Link to Owner Dr. Robert B. Pamplin Jr.



Flood waters damage Kah-Nee-Ta village, homes and bridge 25 years ago in 1996


February 10, 1921

St. Martin's in the Fields – always during the last war years, and now, a lace of midnight shelter for people stranded in London streets – was a haven to some of the mothers who had come from distant towns to attend the ceremonies in memory of the unknown soldier dead, and to soldiers who otherwise must have tramped the streets, says a writer in the Manchester Guardian.

Long before midnight they began to come. In the light of the flickering candles on the white alter and the few lights shining on the white ceiling of the gallery one saw two or three well-dressed women sitting in the pews on one side and two or three men on the other, and wondered whether it were worth while keeping the church open and two policewomen in attendance for so few wanderers. But the sound of heavy breathing, so loud in the silence, did not come from them, nor was the lad in khaki who lay asleep in the bottom of the pew, his head resting on a hassock, responsible.

Tiptoeing down the long aisle to the end, where a man knelt in prayer before the wreath of palms entwined with crimson ribbon, which was to go to the cenotaph, one found that there were sleepers on the seats of nearly every pew. Occasionally they wakened and peered sleepily over the back of the pews as a newcomer entered. Then they sank to rest again, while the stranger, after a few hesitant minutes sitting bolt upright as if at a service, disappeared from sight and soon was fast asleep.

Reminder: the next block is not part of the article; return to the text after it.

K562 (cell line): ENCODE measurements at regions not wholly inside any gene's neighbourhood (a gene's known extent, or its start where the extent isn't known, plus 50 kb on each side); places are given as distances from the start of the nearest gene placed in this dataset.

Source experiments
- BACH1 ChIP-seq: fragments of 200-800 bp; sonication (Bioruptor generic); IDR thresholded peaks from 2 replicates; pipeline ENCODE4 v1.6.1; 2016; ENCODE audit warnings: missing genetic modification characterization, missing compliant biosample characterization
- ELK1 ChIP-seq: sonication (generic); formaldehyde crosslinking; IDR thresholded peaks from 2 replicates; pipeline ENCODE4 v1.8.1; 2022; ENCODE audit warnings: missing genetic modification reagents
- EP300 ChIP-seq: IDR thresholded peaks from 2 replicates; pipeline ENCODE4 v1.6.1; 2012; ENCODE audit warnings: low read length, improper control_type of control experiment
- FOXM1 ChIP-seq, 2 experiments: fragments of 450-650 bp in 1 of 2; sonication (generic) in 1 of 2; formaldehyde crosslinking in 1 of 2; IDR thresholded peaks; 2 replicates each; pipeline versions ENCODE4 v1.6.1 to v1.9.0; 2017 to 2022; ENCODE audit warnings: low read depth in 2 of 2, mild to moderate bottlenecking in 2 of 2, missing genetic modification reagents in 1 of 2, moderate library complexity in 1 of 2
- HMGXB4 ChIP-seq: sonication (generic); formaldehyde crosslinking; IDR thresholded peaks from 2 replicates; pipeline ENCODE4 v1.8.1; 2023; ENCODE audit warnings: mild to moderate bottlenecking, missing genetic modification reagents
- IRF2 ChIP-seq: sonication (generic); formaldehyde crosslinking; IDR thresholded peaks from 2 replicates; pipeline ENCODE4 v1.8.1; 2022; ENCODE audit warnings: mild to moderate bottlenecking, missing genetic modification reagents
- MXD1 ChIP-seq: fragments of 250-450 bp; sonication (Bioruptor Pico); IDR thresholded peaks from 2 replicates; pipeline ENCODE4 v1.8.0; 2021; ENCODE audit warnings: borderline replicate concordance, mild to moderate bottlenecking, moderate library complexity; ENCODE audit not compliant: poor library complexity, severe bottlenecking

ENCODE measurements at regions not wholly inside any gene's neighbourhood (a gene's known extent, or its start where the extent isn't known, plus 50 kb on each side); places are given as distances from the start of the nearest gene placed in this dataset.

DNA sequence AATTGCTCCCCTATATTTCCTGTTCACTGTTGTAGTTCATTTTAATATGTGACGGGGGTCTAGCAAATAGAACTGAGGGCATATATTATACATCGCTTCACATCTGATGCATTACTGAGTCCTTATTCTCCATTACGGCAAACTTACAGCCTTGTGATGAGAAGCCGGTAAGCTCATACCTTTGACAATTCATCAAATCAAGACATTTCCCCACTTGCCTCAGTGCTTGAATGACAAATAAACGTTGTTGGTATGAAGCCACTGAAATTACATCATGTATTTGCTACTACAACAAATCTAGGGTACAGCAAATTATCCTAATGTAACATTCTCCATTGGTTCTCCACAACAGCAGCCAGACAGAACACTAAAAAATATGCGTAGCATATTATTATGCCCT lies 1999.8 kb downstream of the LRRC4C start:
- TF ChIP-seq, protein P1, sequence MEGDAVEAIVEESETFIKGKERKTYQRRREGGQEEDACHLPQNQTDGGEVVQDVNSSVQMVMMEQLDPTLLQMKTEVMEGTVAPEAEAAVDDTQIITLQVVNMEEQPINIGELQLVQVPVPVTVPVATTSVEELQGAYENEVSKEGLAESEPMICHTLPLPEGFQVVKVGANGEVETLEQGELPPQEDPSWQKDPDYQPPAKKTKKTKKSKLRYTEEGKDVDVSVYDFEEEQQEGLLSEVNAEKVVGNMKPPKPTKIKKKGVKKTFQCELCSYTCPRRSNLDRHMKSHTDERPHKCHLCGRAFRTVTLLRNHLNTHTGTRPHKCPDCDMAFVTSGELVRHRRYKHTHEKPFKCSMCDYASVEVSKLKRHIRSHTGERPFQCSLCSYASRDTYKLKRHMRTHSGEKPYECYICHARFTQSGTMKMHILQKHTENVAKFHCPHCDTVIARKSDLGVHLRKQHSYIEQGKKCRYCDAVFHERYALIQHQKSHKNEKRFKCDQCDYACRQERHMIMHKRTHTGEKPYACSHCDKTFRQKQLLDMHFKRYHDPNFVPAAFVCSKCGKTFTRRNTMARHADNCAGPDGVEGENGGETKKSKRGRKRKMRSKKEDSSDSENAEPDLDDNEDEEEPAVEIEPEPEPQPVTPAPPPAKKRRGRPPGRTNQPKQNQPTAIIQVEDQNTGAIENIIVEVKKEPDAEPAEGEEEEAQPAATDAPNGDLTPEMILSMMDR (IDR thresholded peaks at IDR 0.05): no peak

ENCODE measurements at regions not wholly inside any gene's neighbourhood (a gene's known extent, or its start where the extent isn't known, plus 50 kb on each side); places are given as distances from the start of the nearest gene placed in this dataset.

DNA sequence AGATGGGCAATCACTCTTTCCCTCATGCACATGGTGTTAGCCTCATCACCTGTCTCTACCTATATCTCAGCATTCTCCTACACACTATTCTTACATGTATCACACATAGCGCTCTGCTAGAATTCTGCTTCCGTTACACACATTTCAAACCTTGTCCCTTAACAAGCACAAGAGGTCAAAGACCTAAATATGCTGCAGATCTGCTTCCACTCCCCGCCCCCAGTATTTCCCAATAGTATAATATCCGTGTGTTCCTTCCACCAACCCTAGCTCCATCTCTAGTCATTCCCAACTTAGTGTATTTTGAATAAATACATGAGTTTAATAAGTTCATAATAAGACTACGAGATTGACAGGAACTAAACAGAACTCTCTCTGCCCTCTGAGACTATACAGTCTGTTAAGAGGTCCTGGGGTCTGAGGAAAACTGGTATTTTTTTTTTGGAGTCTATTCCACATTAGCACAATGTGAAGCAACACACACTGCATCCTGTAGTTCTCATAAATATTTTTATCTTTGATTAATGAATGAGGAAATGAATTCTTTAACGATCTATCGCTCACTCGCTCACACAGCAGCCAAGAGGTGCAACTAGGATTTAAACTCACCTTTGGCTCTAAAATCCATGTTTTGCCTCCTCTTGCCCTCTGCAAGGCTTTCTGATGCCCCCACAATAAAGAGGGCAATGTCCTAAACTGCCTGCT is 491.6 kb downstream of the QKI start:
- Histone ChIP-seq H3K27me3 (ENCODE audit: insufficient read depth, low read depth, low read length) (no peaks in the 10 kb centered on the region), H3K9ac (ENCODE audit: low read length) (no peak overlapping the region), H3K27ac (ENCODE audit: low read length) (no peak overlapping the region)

The policewomen kept unobtrusive watch. Where they saw a man sleeping on the floor, they woke him, reminding him that he must lie on the seat. The man in shirtsleeves was told to put on his coat; the man who for a second time had disregarded the order to put on his boots and who had rolled under the seat had to leave the church. The discipline of the shelter is slight, but it must be obeyed.

After midnight a young woman from Lancashire came in, carrying a heavy child. She said that all day she had sought in vain for lodgings. No one would take her in because of the baby, and at last a kindly policeman had sent her here. As she sat there holding the child her shoulders moved uneasily. One saw that she had come to the end of her endurance, and a policewoman, folding a thick coat, made up a bed on the pew for the preternaturally well-behaved child. Then the mother went to sleep, secure of shelter till five in the morning, when the waiting rooms at Charing Cross would be open to her. The older women, the mothers of soldiers, glanced around from time to time, but were evidently determined not to yield to their fatigue. They would sit the night through. The rules are simple. People are allowed to make use of the church for one night. In case of emergency, a second visit may be allowed, but no more.


February 14, 1946

W.J. Hess, of Hood River, signed a five-year lease in the office of the Madras Pioneer Tuesday morning with R.M. Doty, (the builder of Madras), wherein Doty expects to start erection of a new store building 30x80 feet just north of the buildings he has now under construction on Fifth Street.

Doty will erect a one-story building with two storerooms, one of which is to be 25x80 feet and the other 30x80 feet which will be occupied, when completed, by Mr. Hess under the five-year lease agreement signed Tuesday morning.